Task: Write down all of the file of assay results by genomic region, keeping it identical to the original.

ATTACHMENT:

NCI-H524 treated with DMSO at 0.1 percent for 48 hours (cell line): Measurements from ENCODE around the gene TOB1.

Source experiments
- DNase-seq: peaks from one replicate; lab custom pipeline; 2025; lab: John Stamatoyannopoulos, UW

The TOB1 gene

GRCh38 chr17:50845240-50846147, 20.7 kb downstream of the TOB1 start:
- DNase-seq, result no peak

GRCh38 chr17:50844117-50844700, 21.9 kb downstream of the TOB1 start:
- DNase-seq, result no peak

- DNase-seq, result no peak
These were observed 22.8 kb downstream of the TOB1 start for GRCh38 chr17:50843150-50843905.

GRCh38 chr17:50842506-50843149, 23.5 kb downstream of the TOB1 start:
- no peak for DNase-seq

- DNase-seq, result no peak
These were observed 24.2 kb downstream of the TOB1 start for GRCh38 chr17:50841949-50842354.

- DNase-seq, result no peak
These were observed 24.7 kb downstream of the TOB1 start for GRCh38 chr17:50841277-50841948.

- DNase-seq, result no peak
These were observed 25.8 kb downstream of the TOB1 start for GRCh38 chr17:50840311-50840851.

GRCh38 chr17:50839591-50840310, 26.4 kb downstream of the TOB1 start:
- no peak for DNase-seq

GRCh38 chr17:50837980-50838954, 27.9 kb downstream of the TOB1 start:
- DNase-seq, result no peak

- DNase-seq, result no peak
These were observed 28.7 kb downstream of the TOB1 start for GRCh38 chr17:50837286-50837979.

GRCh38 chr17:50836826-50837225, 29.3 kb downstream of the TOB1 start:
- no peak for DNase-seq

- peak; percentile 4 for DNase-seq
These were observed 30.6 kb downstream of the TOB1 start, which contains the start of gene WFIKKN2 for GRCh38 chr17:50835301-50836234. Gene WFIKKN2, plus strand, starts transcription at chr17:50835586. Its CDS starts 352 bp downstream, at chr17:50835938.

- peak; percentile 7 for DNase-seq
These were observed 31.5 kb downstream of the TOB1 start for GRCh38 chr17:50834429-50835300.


NCI-H524 treated with DMSO at 0.1 percent for 48 hours (cell line): Measurements from ENCODE around the gene TOB1.

Source experiments
- DNase-seq: peaks from one replicate; lab custom pipeline; 2025; lab: John Stamatoyannopoulos, UW

The TOB1 gene

GRCh38 chr17:50845240-50846147, 20.7 kb downstream of the TOB1 start:
- DNase-seq, result no peak

GRCh38 chr17:50844117-50844700, 21.9 kb downstream of the TOB1 start:
- DNase-seq, result no peak

- DNase-seq, result no peak
These were observed 22.8 kb downstream of the TOB1 start for GRCh38 chr17:50843150-50843905.

GRCh38 chr17:50842506-50843149, 23.5 kb downstream of the TOB1 start:
- no peak for DNase-seq

- DNase-seq, result no peak
These were observed 24.2 kb downstream of the TOB1 start for GRCh38 chr17:50841949-50842354.

- DNase-seq, result no peak
These were observed 24.7 kb downstream of the TOB1 start for GRCh38 chr17:50841277-50841948.

- DNase-seq, result no peak
These were observed 25.8 kb downstream of the TOB1 start for GRCh38 chr17:50840311-50840851.

GRCh38 chr17:50839591-50840310, 26.4 kb downstream of the TOB1 start:
- no peak for DNase-seq

GRCh38 chr17:50837980-50838954, 27.9 kb downstream of the TOB1 start:
- DNase-seq, result no peak

- DNase-seq, result no peak
These were observed 28.7 kb downstream of the TOB1 start for GRCh38 chr17:50837286-50837979.

GRCh38 chr17:50836826-50837225, 29.3 kb downstream of the TOB1 start:
- no peak for DNase-seq

- peak; percentile 4 for DNase-seq
These were observed 30.6 kb downstream of the TOB1 start, which contains the start of gene WFIKKN2 for GRCh38 chr17:50835301-50836234. Gene WFIKKN2, plus strand, starts transcription at chr17:50835586. Its CDS starts 352 bp downstream, at chr17:50835938.

- peak; percentile 7 for DNase-seq
These were observed 31.5 kb downstream of the TOB1 start for GRCh38 chr17:50834429-50835300.